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Anglo-American poet and critic. The child of cultivated, upper-class parents, Auden profited from a traditional British elite schooling. As a student at Christ College, Oxford, he first excelled in science, but shifted to English with the intention of becoming a "great poet." A quick study, Auden acquired an undergraduate reputation as an almost oracular presence, and he began to assemble around him a group of young writers that included Christopher Isherwood (whom he hadmet at preparatory school), C. Day Lewis, Louis MacNeice, and Stephen Spender. After leaving Oxford in 1928 Auden decided to spend a year in Berlin learning German. He then held a series of school-teaching jobs that allowed time for writing.

Like the other members of his group—who came to be known as "the poets of the thirties"—Auden broke with the pastoral placidity of the Georgian trend in English poetry, seeking to encompass such modern technology and such trends in thought as Freudian psychoanalysis and Marxism. Although he later repudiated their ideological commitments, Auden's early poems have a numinous ambiguity that unfortunately was largely lost in his later more pellucid but often facile work. In his early poetry the exaltation of the figures of the Airman and the Truly Strong Man represents a continuation of the adolescent aesthete's admiration for the "hearty." His work in the 1930s had both the exhuberance and the limitations of youth.

In 1937 he expressed his sympathy for the loyalist cause by visiting Spain, and the following year he traveled to China with Isherwood. In 1940, having become disillusioned with left-wing causes, he converted back to Anglicanism, a change that profoundly affected the character and tone of his writing. With the outbreak of World War 11 in Europe, he settled in New York, where he met and fell in love with a young man, Chester Kallman, who was destined to be his lifelongcompanion. This relationship was celebrated in a series of poems to an anonymous and ungendered lover, and also in a deliberately outrageous composition, "The Queen's Masque." This unpublished dramatic composition, intended to be performed for Kallman's twenty-second birthday on February 7, 1943, was not rediscovered until 1988. In 1941 Auden collaborated with the gay composer Benjamin Britten in a chamber opera, Paul Bunyan. Through Kallman, whose knowledge was expert and unflagging, Auden expanded his interest in opera, and the two collaborated on a libretto for Igor Stravinsky's The Rake's Progress, as well as other works. Although actual sexual relations between them ceased after the first years, the two men made a life together based on mutual trust and affection. Auden took charge of earning a living, while Chester excelled in cooking and homemaking. Despite some asperities, their relationship survived not only in New York, but in Ischia on the Mediterranean and in Kirchstetten in Austria, where they spent the summers.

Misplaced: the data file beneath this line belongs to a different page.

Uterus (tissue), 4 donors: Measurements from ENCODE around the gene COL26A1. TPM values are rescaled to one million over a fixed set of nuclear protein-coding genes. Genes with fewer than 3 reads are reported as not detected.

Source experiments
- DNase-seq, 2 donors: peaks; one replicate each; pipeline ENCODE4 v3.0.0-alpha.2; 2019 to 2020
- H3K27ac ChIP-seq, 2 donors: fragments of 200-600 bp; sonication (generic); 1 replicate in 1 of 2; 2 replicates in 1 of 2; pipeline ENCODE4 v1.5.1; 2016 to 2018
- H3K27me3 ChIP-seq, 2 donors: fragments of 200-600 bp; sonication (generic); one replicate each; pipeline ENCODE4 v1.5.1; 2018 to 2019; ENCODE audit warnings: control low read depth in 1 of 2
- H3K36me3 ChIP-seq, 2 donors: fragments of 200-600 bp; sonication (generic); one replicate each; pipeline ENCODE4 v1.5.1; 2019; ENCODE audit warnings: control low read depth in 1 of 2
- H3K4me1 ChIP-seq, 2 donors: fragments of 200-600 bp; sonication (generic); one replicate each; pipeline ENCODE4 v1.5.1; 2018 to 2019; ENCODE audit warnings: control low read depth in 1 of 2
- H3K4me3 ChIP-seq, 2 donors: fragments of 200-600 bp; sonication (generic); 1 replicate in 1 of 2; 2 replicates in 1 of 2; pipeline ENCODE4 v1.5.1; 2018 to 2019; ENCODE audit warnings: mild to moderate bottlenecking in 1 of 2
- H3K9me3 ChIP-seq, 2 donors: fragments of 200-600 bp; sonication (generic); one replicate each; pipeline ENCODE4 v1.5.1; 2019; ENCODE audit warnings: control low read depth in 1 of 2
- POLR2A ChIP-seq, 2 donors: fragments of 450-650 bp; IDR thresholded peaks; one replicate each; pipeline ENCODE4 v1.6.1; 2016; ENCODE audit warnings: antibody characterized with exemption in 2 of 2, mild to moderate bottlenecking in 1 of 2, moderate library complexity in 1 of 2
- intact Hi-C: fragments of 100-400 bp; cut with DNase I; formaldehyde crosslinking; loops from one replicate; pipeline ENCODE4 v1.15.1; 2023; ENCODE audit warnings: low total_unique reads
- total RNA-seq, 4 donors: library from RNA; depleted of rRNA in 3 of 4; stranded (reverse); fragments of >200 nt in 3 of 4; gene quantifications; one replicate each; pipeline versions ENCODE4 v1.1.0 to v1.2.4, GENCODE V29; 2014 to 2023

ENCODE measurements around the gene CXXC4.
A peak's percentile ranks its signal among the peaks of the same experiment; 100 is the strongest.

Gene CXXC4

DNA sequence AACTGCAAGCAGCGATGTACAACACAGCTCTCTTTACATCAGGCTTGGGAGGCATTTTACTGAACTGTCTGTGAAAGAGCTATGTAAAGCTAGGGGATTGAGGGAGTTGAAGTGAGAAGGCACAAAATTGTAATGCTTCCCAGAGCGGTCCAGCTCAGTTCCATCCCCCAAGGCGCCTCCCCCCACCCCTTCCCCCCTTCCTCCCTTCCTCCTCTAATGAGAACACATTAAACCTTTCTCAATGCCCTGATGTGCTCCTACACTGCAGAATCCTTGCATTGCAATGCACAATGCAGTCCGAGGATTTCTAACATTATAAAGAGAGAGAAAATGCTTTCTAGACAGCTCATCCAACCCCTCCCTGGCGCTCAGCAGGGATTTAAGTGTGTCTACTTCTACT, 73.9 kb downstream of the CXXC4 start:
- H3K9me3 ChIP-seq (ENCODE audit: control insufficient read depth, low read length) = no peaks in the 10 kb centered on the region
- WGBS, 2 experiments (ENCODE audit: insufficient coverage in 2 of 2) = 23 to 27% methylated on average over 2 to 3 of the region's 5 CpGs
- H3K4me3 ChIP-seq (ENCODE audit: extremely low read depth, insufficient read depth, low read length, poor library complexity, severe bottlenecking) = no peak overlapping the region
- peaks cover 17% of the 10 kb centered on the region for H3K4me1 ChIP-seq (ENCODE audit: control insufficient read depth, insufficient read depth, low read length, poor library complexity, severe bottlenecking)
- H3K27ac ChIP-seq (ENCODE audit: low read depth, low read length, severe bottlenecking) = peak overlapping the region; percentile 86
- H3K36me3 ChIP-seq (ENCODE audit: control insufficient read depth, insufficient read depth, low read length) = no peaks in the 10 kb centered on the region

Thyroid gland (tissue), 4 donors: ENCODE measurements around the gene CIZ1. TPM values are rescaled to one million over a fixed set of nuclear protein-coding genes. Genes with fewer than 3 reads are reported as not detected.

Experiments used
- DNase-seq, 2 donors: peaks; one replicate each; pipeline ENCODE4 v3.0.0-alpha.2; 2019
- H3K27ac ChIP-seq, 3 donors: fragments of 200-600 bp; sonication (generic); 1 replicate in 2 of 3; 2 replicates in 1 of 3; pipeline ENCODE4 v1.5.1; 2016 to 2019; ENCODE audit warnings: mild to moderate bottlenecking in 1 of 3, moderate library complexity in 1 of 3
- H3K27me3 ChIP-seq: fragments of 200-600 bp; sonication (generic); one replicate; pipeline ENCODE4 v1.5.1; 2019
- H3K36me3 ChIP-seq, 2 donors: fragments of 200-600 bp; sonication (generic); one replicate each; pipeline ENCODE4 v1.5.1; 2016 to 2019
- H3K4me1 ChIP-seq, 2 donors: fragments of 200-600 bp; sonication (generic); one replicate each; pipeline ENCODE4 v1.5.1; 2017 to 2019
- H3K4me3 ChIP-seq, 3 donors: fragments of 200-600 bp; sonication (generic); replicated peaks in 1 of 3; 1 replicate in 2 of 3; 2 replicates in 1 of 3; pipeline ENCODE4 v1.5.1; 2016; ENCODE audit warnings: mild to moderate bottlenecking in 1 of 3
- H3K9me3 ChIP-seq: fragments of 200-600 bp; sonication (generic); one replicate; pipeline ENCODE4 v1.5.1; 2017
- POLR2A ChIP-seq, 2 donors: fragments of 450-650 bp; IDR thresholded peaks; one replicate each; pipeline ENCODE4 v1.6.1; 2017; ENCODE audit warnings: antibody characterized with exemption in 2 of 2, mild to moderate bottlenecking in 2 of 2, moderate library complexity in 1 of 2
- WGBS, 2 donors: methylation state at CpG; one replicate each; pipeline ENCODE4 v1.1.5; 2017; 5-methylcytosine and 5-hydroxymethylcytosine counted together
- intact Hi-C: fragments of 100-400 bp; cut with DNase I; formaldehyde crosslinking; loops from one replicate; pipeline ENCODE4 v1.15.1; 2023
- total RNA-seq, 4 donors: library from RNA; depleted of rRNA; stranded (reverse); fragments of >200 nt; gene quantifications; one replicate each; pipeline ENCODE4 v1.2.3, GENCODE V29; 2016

Auden's later work is marked by ambitious cycles, such as A Christmas Oratorio (1945) and The Age of Anxiety (1947), which are technically expert but, for many readers at least, lacking in the charisma of truly great poetry. Partly to make ends meet, Auden produced a considerable body of prose criticism, and this sometimes deals movingly with other homosexual authors. His most explicit homosexual poem is a piece of doggerel called "The Platonic Lay" or "A Day for a Lay," which is not included in authorized editions of his works. Late in life he had some contacts with the emerging American gay movement, though to some his attitudes seemed old-fashioned and not devoid of self-contempt.

Auden's works are still being edited and published, and consensus on his ultimate status has not been achieved. A recent attempt to show that his work anticipated the feminist and ecology movements is unconvincing. Often courageous in his outspokenness, Auden no doubt suffered at the hands of critics who were uncomfortable with his sexuality. His poetry and prose, which were wideranging and copious, retain a strong sense of period: they tell us much of what the thirties werelike in Britah, and the forties and fifties in America.

Works: Collected Poems, New York: Random House., 1976; The English Auden: Poems, Essays, and Dramatic Writings, 1927-1939, New York: Knopf, 1977; Porewrds and Afterwords, New York: Vintage., 1974. Studies: Humphrey Carpenter, W. H. Auden: A Biography, Boston: Houghton Mifflin, 198 1; Dorothy J. Farnan, Auden in Love, New York: New American Library, 1985; Martin E. Gingerich, W. H. Auden: A Reference Guide, Boston: G. K. Hall, 1977.

Wayne R. Dynes

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